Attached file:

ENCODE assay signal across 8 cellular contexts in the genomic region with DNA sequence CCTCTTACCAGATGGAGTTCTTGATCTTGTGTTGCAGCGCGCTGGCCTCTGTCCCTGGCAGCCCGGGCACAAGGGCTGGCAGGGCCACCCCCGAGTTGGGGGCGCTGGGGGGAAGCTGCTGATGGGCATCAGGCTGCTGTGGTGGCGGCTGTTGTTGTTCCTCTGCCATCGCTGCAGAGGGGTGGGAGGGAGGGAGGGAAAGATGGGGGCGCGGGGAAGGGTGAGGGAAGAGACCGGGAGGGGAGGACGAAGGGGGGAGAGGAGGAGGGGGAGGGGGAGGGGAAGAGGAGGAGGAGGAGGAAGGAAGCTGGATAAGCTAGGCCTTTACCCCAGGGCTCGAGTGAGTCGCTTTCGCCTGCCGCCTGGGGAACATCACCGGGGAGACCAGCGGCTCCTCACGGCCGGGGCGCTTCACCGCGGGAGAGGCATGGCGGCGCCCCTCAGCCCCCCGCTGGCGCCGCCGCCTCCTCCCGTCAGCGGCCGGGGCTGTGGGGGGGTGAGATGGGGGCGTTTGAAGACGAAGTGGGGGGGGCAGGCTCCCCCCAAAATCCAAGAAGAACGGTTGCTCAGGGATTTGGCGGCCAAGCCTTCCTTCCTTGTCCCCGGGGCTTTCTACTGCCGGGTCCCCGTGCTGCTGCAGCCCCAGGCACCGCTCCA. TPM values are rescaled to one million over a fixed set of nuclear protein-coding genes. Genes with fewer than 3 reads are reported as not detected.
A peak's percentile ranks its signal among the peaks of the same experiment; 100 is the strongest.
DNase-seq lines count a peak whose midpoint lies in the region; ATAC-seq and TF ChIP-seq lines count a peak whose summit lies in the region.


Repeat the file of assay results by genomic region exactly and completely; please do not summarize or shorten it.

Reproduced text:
ENCODE assay signal across 8 cellular contexts in the genomic region with DNA sequence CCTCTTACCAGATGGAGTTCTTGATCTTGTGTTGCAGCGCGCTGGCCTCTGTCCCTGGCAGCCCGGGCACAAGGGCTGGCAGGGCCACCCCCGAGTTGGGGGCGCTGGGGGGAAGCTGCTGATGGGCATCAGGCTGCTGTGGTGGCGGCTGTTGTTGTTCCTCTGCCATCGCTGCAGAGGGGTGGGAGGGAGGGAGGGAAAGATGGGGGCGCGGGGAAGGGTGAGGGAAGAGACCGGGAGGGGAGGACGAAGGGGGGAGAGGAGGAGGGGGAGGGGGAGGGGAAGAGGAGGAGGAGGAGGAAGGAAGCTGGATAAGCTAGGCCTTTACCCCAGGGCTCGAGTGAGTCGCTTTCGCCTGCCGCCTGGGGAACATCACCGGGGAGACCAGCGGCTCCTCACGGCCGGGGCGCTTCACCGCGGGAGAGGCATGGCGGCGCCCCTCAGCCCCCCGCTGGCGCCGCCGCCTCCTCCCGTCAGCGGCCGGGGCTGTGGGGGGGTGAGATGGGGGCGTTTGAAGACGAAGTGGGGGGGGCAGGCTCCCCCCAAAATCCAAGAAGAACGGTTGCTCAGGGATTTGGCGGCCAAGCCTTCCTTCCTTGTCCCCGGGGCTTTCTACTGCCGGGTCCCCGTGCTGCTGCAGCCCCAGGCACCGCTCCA. TPM values are rescaled to one million over a fixed set of nuclear protein-coding genes. Genes with fewer than 3 reads are reported as not detected.
A peak's percentile ranks its signal among the peaks of the same experiment; 100 is the strongest.
DNase-seq lines count a peak whose midpoint lies in the region; ATAC-seq and TF ChIP-seq lines count a peak whose summit lies in the region.